Great thing to do on a beautiful, sunny day: cardboard sliding

The semi-ancient sport of cardboard sliding down a grassy hill. Or cardboard tobogganing, as some purists might call it.

Ever do that as a kid around here? My son and I just got back from a walk around our neighborhood. He has the day off from school, me from work, because of the Martin Luther King Jr. holiday.
Our walk included a stop at his elementary school playground. His school is built against a steep hill that, ever since I was a kid, growing up in this neighborhood, was well known in the neighborhood, and even around Walnut Creek, as a primo spot for cardboard sliding.

My older brother used to bring me to this hill to do this. On visits to Walnut Creek with his sons, now all teenagers, he’s brought them back to the hill to cardboard slide.

This afternoon, my son was scootering around the playground, then we sat on the swings and talked. We noticed three middle-school-aged boys ride by us on their bikes and toward the hill. One boy was holding huge, long pieces of cardboard. These boys came well prepared.

A few minutes later they had climbed to a particularly steep part of the hill, with a slope of more than 45 degrees. One by one, they seated themselves on the cardboard at a level spot on the hill just below an oak tree. They then launched themselves, like Olympic tobogganers, off that platform and down the slope.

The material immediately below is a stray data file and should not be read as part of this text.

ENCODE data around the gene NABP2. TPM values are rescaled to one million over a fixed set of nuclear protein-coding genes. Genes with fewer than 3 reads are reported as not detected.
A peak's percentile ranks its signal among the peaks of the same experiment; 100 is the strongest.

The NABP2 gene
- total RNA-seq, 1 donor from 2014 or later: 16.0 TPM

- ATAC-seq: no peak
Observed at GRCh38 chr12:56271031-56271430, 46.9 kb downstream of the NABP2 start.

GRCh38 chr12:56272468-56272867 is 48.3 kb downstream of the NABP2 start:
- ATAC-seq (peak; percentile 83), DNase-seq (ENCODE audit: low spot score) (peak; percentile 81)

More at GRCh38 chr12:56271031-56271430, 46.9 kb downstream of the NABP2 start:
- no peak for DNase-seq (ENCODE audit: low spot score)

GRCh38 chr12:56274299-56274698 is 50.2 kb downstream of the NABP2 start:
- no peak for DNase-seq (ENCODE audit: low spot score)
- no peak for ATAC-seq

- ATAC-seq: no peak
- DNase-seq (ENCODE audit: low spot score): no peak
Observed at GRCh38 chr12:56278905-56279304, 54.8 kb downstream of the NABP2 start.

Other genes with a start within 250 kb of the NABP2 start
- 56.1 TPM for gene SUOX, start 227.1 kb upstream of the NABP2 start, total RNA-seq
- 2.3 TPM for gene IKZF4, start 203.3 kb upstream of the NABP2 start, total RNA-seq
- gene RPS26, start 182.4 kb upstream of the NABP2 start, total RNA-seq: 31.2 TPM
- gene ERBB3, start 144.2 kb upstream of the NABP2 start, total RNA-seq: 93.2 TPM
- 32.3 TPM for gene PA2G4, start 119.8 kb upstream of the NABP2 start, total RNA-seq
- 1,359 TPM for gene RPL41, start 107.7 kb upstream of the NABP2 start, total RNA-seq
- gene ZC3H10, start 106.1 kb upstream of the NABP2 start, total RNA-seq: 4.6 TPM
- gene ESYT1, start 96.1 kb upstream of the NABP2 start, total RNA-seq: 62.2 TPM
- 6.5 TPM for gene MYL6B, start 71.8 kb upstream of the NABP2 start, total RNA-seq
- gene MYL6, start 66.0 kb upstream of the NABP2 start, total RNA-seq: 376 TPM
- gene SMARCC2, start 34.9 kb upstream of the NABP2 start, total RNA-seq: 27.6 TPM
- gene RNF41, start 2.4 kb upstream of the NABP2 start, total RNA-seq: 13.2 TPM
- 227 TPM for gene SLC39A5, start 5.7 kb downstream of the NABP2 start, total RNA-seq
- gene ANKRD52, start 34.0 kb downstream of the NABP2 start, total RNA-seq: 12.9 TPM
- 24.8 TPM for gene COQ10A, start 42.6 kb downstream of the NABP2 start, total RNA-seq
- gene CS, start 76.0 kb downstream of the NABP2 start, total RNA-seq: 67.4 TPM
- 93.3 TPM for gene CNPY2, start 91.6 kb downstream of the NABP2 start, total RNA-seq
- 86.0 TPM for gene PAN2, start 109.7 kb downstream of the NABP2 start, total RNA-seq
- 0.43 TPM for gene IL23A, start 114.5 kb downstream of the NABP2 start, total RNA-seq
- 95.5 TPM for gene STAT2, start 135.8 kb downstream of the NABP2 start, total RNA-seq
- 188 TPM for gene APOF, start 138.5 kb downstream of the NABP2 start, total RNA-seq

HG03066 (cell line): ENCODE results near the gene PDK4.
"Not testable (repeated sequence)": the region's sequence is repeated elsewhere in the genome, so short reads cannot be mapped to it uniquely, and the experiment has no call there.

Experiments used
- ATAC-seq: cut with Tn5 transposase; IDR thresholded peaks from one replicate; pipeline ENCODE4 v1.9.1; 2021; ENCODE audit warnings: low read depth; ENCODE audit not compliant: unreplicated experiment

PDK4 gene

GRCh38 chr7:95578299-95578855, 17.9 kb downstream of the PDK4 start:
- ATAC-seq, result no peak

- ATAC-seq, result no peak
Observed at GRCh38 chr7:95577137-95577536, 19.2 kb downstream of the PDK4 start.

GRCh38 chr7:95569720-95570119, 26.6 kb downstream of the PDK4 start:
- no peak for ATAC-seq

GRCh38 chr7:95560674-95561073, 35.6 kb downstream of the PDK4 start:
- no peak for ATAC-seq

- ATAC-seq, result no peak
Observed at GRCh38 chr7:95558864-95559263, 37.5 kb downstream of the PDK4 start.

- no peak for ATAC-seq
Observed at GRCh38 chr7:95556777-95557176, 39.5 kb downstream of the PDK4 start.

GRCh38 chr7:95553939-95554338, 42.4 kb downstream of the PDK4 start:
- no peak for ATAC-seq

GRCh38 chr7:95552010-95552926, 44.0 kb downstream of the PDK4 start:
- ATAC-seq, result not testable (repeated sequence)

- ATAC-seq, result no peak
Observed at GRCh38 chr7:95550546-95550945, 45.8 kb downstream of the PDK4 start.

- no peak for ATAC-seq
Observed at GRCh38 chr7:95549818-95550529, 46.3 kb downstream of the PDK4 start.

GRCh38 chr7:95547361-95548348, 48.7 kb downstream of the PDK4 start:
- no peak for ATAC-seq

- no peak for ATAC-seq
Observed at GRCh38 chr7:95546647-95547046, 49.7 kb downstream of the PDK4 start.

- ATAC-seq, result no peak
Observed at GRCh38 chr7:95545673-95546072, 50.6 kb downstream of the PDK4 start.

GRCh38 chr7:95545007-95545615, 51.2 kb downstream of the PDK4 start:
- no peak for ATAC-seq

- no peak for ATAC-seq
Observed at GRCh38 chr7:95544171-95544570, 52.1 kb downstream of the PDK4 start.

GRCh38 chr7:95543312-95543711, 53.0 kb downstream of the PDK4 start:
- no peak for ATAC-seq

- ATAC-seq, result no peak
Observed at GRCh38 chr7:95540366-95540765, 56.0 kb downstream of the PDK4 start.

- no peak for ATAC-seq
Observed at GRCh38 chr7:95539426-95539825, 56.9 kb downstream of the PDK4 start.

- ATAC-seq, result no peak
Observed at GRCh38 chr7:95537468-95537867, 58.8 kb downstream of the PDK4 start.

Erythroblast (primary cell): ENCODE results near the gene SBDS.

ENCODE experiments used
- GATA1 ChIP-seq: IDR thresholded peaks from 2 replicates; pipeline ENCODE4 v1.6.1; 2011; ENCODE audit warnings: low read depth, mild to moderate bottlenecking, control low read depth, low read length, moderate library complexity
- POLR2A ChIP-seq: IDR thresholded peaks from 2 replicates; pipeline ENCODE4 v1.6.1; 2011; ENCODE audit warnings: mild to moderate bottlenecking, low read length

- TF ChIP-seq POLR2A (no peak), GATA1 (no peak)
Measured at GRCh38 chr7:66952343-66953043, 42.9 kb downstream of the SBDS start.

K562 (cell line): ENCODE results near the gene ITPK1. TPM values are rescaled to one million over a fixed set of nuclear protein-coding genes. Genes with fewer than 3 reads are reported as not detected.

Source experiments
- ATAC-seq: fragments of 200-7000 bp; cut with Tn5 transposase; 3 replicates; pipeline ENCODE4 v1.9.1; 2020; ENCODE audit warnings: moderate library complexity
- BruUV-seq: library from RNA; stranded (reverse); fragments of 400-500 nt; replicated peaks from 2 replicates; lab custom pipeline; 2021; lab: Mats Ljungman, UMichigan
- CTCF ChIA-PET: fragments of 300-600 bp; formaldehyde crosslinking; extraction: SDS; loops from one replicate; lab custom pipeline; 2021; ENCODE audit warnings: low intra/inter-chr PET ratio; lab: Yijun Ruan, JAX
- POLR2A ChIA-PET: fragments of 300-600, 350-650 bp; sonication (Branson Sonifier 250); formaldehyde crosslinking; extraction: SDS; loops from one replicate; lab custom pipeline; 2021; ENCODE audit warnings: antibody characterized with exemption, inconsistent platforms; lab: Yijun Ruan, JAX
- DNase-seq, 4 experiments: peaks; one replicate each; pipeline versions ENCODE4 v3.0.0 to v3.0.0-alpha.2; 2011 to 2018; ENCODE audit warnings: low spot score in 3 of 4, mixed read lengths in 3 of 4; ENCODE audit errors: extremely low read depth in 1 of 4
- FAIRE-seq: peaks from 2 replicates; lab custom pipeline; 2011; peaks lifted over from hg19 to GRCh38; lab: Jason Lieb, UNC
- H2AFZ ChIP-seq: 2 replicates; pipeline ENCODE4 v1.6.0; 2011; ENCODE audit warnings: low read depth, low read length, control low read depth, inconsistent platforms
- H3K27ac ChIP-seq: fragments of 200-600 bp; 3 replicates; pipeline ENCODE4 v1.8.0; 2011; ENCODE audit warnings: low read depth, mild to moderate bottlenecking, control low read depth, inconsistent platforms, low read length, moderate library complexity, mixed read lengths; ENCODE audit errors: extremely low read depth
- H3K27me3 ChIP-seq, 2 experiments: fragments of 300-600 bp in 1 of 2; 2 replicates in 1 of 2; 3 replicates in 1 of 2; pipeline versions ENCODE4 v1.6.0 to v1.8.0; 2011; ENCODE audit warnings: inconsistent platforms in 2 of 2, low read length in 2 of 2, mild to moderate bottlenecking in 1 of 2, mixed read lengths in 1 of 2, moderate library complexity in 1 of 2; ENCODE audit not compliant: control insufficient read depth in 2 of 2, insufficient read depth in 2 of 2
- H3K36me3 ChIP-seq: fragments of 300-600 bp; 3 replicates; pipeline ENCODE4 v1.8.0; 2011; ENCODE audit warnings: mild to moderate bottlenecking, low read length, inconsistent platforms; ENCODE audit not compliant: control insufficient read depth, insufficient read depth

It was fun to watch, and I thought of doing this with my brother when we were kids. He would say, though, that the moist green winter grass around here does not offer optimal sliding conditions. You need to wait for summer, when the grass is yellow, bone-dry and as slick as ice. It’s in those conditions that you get real, heart-pounding speed down the hill.

Still, these three boys got some speed going. One crashed and took a roll, once, twice. He stood, brushed himself off ,and headed back up the hill for another slide.

As a parent, I see potential broken bones. But in trying to remember doing that as a kid, I could remember pure, thrilling, free-falling joy.

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